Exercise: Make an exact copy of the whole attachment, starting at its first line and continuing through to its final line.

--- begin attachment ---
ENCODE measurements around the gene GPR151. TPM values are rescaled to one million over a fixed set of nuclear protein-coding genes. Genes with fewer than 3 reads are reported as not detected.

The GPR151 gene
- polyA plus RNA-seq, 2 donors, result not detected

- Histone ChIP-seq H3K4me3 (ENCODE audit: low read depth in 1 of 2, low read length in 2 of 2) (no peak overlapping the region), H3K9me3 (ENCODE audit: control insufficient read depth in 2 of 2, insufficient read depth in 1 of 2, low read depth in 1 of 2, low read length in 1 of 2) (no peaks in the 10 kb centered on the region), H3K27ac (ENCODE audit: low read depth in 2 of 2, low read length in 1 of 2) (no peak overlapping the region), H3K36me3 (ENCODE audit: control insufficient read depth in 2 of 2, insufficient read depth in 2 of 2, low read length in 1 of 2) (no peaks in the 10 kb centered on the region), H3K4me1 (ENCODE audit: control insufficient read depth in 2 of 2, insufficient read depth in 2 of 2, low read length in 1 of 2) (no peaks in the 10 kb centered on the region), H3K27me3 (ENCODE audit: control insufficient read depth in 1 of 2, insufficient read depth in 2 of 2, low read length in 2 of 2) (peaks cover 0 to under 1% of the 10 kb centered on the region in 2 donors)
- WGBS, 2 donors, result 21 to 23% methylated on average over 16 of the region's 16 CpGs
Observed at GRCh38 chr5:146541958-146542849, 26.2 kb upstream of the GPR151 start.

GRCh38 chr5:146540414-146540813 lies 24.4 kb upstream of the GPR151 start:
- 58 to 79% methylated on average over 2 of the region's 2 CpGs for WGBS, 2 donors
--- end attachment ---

ENCODE measurements around the gene GPR151. TPM values are rescaled to one million over a fixed set of nuclear protein-coding genes. Genes with fewer than 3 reads are reported as not detected.

The GPR151 gene
- polyA plus RNA-seq, 2 donors, result not detected

- Histone ChIP-seq H3K4me3 (ENCODE audit: low read depth in 1 of 2, low read length in 2 of 2) (no peak overlapping the region), H3K9me3 (ENCODE audit: control insufficient read depth in 2 of 2, insufficient read depth in 1 of 2, low read depth in 1 of 2, low read length in 1 of 2) (no peaks in the 10 kb centered on the region), H3K27ac (ENCODE audit: low read depth in 2 of 2, low read length in 1 of 2) (no peak overlapping the region), H3K36me3 (ENCODE audit: control insufficient read depth in 2 of 2, insufficient read depth in 2 of 2, low read length in 1 of 2) (no peaks in the 10 kb centered on the region), H3K4me1 (ENCODE audit: control insufficient read depth in 2 of 2, insufficient read depth in 2 of 2, low read length in 1 of 2) (no peaks in the 10 kb centered on the region), H3K27me3 (ENCODE audit: control insufficient read depth in 1 of 2, insufficient read depth in 2 of 2, low read length in 2 of 2) (peaks cover 0 to under 1% of the 10 kb centered on the region in 2 donors)
- WGBS, 2 donors, result 21 to 23% methylated on average over 16 of the region's 16 CpGs
Observed at GRCh38 chr5:146541958-146542849, 26.2 kb upstream of the GPR151 start.

GRCh38 chr5:146540414-146540813 lies 24.4 kb upstream of the GPR151 start:
- 58 to 79% methylated on average over 2 of the region's 2 CpGs for WGBS, 2 donors